But after a few years I knew I couldn’t go it alone anymore so I started looking again. Dino was big, really big, really noisy and a terrible drinker. He lived with a weedy little Russian guy down the street from me in Queens and at first I wanted nothing to do with him. But he grew on me slowly and finally I said yes. I guess you could say I hit the switch and went over to the other side of the tracks with this one. I always felt strangely comfortable in his beefy embrace. He wore formal black and white but had sweat under his armpits and grime under his collar. Once he got going he’d croon smoothly in a mellow baritone. He drank like Dean Martin and he looked like a dinosaur, which is why I called him Dino. In the end poor old Dino got into a fight with my best friend who ended up bashing his head into a tree. He never recovered. Maybe it was jealousy, or even drugs, but I forgave and sort of forgot.
But this latest one was petite, spiffy and wore bright red, not my usual type. She smoked heavily and she always cost money to go out with. I called her Carmen like the cigarette factory girl in the story. She was the kind that a man loves to worry about. After all every Carmen worth her smarts knows that worry makes a man feel less like a boy and more like a man.
Carmen could not quit smoking. She had to have a smoke first thing, and she was smoking last thing before I parked her and put her to bed. I read anti-smoking manuals out loud to her. I coaxed her. I tinkered with her supplements. Nothing worked.
Carmen was always running late, always spending far too much time getting herself ready to go out. As she used to say, all cute, a girl’s gotta FEEL ready before she gets going. You can’t push her. You’re a pig if you try to push a girl like Carmen. I read the sections in those relationship manuals on how to get her to want to be on time, but nothing ever worked. So I was patient. I learned to be soothing, patting her on the shoulder and cooing “hey girl, ready to go?” and “oooooh, you’re MY girl!” She loved this. It worked like a charm every time. Every damned time until the last time. I must have been tired. She must have sensed I didn’t mean it. But why do I torture myself. She’s gone.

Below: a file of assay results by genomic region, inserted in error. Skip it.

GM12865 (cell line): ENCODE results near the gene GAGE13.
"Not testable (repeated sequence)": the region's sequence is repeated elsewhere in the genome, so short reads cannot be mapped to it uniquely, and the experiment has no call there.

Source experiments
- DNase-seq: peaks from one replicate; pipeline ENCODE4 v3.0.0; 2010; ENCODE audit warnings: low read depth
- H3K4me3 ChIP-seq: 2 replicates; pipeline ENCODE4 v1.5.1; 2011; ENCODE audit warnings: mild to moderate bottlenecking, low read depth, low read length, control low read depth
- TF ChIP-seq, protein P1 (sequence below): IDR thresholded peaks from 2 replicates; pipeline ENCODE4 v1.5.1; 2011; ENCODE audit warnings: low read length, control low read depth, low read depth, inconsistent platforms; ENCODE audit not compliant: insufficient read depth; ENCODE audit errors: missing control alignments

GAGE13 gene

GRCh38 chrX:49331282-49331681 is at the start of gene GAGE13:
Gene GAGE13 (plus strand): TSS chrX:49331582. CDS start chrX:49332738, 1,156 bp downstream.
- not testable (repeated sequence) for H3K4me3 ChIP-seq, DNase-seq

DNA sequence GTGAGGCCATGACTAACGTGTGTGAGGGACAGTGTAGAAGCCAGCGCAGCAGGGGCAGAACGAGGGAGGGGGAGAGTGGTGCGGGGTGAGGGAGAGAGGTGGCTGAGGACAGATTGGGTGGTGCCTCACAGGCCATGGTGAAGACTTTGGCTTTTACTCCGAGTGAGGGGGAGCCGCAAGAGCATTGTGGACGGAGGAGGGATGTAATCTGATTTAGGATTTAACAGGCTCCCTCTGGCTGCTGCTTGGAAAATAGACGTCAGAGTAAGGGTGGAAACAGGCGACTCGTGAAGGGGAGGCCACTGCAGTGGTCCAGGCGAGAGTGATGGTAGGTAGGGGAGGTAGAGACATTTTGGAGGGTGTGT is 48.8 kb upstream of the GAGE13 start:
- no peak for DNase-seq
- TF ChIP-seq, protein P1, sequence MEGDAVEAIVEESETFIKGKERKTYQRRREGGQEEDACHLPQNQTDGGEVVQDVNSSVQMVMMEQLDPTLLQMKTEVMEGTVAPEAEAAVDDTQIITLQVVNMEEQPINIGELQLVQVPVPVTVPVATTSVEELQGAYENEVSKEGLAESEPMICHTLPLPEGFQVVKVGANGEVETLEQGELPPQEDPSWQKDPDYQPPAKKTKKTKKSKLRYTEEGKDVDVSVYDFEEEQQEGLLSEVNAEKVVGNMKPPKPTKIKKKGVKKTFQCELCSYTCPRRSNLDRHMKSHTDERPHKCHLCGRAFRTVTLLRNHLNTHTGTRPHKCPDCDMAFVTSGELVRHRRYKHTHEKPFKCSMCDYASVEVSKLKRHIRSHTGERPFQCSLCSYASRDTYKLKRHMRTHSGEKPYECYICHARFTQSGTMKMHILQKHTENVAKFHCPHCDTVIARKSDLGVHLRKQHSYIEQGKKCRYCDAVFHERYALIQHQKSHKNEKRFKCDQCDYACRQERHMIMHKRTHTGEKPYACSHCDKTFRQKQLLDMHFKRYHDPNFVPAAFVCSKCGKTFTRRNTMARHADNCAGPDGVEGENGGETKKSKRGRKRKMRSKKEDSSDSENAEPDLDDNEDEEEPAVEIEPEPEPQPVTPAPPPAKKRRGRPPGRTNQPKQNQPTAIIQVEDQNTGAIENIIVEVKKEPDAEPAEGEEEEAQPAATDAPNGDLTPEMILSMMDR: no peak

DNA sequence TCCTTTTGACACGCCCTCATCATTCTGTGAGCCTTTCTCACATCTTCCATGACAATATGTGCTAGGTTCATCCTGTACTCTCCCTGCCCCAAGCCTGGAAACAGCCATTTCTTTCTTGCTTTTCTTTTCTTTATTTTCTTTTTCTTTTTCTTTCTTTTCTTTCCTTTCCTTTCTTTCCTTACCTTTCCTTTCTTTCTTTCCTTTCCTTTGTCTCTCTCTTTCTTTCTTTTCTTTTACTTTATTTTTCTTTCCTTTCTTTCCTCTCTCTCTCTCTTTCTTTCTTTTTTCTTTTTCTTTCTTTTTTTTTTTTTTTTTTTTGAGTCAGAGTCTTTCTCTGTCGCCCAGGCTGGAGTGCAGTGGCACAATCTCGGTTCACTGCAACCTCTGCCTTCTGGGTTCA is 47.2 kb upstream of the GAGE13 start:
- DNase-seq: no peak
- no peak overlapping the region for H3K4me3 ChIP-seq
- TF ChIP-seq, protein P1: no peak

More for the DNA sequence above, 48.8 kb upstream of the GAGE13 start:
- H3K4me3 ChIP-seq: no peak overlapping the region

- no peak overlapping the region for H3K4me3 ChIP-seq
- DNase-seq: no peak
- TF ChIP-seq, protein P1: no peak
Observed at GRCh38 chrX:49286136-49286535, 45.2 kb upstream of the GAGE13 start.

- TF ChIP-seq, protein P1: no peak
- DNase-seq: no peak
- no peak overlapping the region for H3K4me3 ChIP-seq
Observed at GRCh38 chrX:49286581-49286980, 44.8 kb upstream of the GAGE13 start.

Sometimes though, I wonder. Maybe I didn’t work hard enough at our relationship. I’ve finally admitted to my therapist that I wasn’t ready to make the financial sacrifice needed to take my commitment to the next level. He’s been hinting for weeks that I only left her for dead out of exhaustion and impatience. Well, I reply bitterly, if that’s the case good riddance. So what if someone who had an eye for a quick profit gave her an overhaul, put brake fluid in her instead of oil so she’d purr for a week and sold her to some fresh sap with credit cards falling out of his wallet.
I pass by quite a few spiffy red Carmen types on inner Sydney streets. Most men consider them quite low maintenance. You even see a few women with them on Glebe Point Road. They must be lipstick lesbian Carmens. Perhaps I cannot bear to think of her giving up the ghost in the hospice that took her in the end. Every time I see one just like her I wonder if she’s mine, back on the market with a cheap overhaul and a facelift. I’ll walk up and peer closely, trying not to look obvious. Same shiny red outfit, same dark grey accessories, but either the freckles or the blackheads are different, or her rear end bounces in an indefinably different way when I give it a discreet squeeze. No. None of them are my Carmen. I have to tell myself she’s dead and gone.
Author’s note, 2013:
Constanza: 1979 Datsun 200SX
Dino: 1988 Oldsmobile Delta Royale
Carmen: 1992 Ford Laser hatchback
Three other vehicles have been approached for this story but as yet they have vetoed discussion.